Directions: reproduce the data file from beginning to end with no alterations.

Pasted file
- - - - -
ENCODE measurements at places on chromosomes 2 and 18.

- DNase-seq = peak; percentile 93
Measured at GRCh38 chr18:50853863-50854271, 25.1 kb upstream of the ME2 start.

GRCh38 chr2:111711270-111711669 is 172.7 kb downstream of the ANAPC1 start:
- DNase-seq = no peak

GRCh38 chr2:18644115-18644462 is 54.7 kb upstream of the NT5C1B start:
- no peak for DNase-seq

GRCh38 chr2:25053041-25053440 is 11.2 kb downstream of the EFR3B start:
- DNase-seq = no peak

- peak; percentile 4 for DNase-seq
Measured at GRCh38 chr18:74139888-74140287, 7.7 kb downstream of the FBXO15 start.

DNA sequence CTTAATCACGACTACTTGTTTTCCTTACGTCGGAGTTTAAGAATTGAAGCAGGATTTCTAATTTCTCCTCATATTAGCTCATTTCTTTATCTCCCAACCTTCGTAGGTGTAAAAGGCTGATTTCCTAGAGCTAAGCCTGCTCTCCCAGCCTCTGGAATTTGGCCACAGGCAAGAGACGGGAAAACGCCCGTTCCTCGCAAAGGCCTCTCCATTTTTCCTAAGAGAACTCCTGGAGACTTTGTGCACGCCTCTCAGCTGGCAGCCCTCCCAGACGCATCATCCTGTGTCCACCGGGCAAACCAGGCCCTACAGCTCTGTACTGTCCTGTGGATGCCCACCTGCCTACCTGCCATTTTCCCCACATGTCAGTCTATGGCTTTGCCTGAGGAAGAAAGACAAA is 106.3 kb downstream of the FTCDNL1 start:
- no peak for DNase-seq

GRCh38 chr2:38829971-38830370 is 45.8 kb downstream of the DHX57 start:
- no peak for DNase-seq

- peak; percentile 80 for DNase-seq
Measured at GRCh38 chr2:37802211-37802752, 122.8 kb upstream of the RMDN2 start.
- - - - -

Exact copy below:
ENCODE measurements at places on chromosomes 2 and 18.

- DNase-seq = peak; percentile 93
Measured at GRCh38 chr18:50853863-50854271, 25.1 kb upstream of the ME2 start.

GRCh38 chr2:111711270-111711669 is 172.7 kb downstream of the ANAPC1 start:
- DNase-seq = no peak

GRCh38 chr2:18644115-18644462 is 54.7 kb upstream of the NT5C1B start:
- no peak for DNase-seq

GRCh38 chr2:25053041-25053440 is 11.2 kb downstream of the EFR3B start:
- DNase-seq = no peak

- peak; percentile 4 for DNase-seq
Measured at GRCh38 chr18:74139888-74140287, 7.7 kb downstream of the FBXO15 start.

DNA sequence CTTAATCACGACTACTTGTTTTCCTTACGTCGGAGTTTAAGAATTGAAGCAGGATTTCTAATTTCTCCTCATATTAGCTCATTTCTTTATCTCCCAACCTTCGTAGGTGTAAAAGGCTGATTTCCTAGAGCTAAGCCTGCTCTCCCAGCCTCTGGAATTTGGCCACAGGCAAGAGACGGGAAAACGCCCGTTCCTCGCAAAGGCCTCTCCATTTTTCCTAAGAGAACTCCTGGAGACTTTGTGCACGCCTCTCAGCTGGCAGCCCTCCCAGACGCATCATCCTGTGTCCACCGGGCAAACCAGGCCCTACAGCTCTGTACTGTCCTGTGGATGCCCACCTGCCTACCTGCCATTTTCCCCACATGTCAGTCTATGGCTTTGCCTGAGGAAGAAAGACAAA is 106.3 kb downstream of the FTCDNL1 start:
- no peak for DNase-seq

GRCh38 chr2:38829971-38830370 is 45.8 kb downstream of the DHX57 start:
- no peak for DNase-seq

- peak; percentile 80 for DNase-seq
Measured at GRCh38 chr2:37802211-37802752, 122.8 kb upstream of the RMDN2 start.